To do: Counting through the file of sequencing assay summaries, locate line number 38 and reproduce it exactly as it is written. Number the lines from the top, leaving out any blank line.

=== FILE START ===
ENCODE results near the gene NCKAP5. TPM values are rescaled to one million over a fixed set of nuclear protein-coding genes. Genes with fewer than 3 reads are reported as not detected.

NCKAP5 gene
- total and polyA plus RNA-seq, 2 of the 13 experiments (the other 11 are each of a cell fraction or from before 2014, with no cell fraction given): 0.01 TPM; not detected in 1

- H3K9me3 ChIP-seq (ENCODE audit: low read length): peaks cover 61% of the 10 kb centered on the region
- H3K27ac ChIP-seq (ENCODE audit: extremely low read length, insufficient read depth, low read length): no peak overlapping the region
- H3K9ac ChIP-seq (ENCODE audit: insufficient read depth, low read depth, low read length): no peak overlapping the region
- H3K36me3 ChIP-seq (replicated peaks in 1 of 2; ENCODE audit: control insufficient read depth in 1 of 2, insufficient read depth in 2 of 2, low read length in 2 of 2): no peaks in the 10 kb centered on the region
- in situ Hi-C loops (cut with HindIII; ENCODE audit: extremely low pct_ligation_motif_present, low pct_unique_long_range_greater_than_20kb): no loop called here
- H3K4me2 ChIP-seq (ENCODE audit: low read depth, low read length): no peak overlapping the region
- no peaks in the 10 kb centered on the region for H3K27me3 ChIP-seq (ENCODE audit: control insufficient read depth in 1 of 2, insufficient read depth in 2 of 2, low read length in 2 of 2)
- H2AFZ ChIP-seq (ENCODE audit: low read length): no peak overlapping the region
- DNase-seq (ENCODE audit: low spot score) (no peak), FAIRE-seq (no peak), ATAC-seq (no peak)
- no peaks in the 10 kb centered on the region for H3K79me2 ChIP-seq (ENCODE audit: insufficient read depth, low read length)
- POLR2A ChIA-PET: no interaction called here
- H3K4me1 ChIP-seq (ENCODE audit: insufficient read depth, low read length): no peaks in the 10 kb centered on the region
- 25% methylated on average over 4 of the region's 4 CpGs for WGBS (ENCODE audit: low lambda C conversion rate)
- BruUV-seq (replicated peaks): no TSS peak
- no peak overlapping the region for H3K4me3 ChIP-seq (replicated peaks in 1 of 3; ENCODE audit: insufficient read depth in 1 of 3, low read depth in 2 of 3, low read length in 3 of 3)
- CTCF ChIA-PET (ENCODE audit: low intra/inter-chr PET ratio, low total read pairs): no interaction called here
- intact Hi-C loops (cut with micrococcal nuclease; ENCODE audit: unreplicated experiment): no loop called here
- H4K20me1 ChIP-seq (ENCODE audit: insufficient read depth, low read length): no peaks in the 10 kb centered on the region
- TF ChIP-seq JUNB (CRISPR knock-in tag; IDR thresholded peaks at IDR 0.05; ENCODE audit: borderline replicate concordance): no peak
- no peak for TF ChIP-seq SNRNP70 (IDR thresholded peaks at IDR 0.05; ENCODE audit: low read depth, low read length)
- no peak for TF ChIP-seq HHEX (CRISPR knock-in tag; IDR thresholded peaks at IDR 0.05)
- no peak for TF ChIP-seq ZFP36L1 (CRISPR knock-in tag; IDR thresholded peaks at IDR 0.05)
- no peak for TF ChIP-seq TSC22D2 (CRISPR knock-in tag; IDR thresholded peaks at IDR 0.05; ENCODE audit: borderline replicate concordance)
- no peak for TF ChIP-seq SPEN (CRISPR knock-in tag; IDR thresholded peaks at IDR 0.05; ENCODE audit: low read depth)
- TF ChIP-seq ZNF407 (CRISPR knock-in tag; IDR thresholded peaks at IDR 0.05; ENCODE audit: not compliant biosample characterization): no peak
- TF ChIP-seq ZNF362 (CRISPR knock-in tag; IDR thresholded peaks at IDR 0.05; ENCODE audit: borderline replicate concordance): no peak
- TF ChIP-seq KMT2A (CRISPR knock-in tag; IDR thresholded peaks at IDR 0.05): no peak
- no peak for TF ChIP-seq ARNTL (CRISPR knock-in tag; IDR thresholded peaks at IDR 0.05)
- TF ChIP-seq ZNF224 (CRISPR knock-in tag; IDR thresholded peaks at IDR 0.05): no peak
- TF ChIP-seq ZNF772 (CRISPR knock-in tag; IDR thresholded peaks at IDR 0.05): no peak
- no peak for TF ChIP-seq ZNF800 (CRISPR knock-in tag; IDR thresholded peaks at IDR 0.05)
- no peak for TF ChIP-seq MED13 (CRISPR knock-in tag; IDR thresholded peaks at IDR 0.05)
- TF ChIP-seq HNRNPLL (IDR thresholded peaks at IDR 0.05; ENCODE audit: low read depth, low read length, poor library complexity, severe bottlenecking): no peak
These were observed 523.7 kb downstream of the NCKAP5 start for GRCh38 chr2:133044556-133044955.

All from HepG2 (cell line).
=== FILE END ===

All from HepG2 (cell line).